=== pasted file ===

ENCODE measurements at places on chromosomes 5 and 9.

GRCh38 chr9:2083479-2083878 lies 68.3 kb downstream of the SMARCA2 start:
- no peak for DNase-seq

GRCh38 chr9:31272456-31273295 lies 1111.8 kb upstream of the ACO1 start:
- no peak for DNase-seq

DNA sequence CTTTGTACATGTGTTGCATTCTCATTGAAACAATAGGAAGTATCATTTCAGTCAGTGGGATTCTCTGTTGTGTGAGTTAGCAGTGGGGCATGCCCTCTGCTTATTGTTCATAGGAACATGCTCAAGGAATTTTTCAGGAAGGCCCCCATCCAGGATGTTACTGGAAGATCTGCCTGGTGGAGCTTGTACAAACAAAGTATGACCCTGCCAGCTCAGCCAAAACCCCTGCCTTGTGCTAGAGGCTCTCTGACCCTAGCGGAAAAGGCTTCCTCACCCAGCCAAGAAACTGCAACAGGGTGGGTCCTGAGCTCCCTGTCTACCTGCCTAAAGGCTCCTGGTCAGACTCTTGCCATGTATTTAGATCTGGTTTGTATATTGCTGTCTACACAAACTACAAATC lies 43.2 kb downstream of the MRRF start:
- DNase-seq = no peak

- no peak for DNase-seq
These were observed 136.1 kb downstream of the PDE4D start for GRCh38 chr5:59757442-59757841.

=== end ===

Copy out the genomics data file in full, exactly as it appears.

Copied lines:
ENCODE measurements at places on chromosomes 5 and 9.

GRCh38 chr9:2083479-2083878 lies 68.3 kb downstream of the SMARCA2 start:
- no peak for DNase-seq

GRCh38 chr9:31272456-31273295 lies 1111.8 kb upstream of the ACO1 start:
- no peak for DNase-seq

DNA sequence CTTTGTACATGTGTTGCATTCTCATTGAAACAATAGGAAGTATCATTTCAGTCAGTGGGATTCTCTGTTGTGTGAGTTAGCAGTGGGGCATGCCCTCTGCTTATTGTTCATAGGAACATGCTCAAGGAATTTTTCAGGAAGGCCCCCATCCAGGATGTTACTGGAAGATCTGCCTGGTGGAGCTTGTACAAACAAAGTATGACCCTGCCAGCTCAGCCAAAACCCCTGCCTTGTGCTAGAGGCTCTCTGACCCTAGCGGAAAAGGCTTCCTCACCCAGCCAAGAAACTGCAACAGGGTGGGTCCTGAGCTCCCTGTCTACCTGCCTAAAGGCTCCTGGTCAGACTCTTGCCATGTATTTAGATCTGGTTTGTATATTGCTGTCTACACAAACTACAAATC lies 43.2 kb downstream of the MRRF start:
- DNase-seq = no peak

- no peak for DNase-seq
These were observed 136.1 kb downstream of the PDE4D start for GRCh38 chr5:59757442-59757841.